When Patricia A. Foley was growing up, she learned to swim on the beaches of South Boston. Years later, that pastime would grow into Foley’s life mission and career.
As president of the nonprofit Save the Harbor/Save the Bay, Foley says her everyday goal is to “make sure that Bostonians know that the harbor belongs to them, but with that opportunity comes the responsibility to protect clean water.”
On Tuesday, Foley will be among the group of city officials and public servants who will be honored at the Henry L. Shattuck Public Service Awards, which recognize individual leadership and commitment to improving Boston.
“We’re trying to identify individuals who don’t only do the job, but do it exceptionally well,” said Samuel R. Tyler, president of the Boston Municipal Research Bureau, the organization that puts together the annual event. “And then, they do more.”
Tyler noted that the award has been around for 32 years, and every year the theme has stayed constant: celebrating unsung heroes. The awards are named after the previous chairman of the research bureau.
Foley is one of two who will receive the Shattuck City Champion award and among 11 overall who will be recognized. Joseph L. Hooley, chairman and CEO of State Street Corporation, will receive the other Champion award.
Foley said the pride she once she learned of the honor reflects many moments throughout her career. She cited the annual Beach Bash and Splash, a free event for children to enjoy beaches, a cookout, and water activities.
Another honoree, Deborah Pullen, is being recognized for her work as director of information management systems for the Boston Public Schools Office of Human Capital.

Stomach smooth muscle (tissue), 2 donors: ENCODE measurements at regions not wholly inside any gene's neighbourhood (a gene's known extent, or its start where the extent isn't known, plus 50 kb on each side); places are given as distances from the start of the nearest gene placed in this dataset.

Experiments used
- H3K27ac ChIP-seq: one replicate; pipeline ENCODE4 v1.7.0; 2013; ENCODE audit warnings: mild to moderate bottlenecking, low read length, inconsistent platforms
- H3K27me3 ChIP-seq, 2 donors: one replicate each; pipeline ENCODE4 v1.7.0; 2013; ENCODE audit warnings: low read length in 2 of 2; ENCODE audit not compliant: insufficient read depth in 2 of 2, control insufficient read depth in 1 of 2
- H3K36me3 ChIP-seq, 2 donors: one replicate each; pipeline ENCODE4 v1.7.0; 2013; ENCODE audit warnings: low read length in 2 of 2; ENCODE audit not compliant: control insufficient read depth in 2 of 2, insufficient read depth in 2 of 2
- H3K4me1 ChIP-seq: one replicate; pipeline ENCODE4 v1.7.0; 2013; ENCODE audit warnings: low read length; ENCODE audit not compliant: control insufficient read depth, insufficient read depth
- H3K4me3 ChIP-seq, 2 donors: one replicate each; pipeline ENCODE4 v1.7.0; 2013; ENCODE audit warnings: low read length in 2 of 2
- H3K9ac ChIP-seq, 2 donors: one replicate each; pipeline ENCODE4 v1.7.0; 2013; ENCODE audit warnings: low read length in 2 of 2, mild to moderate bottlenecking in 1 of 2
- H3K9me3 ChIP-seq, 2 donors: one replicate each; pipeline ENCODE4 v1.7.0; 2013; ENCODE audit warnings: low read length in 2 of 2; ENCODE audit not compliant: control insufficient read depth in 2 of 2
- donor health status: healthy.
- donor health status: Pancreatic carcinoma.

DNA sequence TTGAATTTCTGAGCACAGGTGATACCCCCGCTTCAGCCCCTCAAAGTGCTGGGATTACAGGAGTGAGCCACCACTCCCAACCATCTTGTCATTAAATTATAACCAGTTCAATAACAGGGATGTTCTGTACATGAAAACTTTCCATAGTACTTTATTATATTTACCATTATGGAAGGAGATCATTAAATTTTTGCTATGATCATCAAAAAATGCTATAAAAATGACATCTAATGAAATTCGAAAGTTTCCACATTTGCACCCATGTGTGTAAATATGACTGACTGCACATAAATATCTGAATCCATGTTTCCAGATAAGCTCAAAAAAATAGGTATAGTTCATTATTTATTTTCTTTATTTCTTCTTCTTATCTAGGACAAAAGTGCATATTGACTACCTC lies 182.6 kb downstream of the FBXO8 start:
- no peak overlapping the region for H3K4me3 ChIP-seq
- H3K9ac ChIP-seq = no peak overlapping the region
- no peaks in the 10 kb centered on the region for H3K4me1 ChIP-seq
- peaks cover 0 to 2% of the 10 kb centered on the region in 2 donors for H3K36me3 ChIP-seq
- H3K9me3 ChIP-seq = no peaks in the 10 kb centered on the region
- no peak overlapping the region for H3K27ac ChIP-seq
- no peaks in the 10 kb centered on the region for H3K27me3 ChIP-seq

While helping manage 8,900 BPS employees may seem like a high-stress job, Pullen said she aims to emphasize customer service — and that keeps her work positive.
“When they call or come into the office, I know if I can take care of their issue, then they will not be distracted and can concentrate on teaching our students,” she said. “ Over the summer we see a lot of retirees who come in to complete their final paperwork. I make sure I congratulate them on their retirement.”
Pullen’s commitment to the system can be seen through her makeshift “bible,” in which she gathers samples and instructions for hiring and transferring employees from different unions. She said she finds it to be special help to co-workers during busy transition seasons, such as summer.
Tyler noted that while the honorees are exceptional, they often don’t make headlines.
“When there’s a problem, people notice, the media notices,” he said. “There’s less recognition of the people doing well.”
He added that the lack of public recognition of city workers makes the award even more meaningful.
‘We’re trying to identify individuals who don’t only do the job, but do it exceptionally well. And then, they do more.’Samuel R. Tyler, Boston Municipal Research Bureau president
For Maria Santos, another 2017 recipient, the award was unexpected. As procurement manager of the Boston Public Health Commission, Santos often finds herself in a fast-paced, high-intensity push to get services to the appropriate communities.
“It’s about empowering programs and people, and ensuring needs are met,” she said. “I don’t do the work here at Boston Public Health Commission for recognition; I do it because we really enjoy the work that we do.”
Martin Kain, director of training for the Boston Election Department, said he was very appreciative of the recognition.
“I am motivated by the people who staff the polls,” Kain said. “I have developed a relationship with many of them, over the years. . . . These are the same people that are active in other civic endeavors.”
This year’s other award winners are:
►Heather Campisano, chief of staff for the Boston Planning and Development Agency
►Sherry Lewis DaPonte, assistant headmaster at Boston Latin School
►Kerry Jordan, TV operations and technology manager for the Boston City Council
►Sergeant Gino Provenzano, Boston Police Department Bureau of Field Services
►Barry Stafford, principal fire alarm operator for the Boston Fire Department
Occasionally, the bureau selects a public official at a department head for the Shattuck Chairman’s award. This year, Henry Vitale, executive director of the Boston Water and Sewer Commission, will be recognized.
The awards ceremony will be held at the Seaport Boston Hotel, and Mayor Martin J. Walsh is scheduled to attend.Natasha Mascarenhas can be reached at email@example.com. Follow her on Twitter @nmasc_.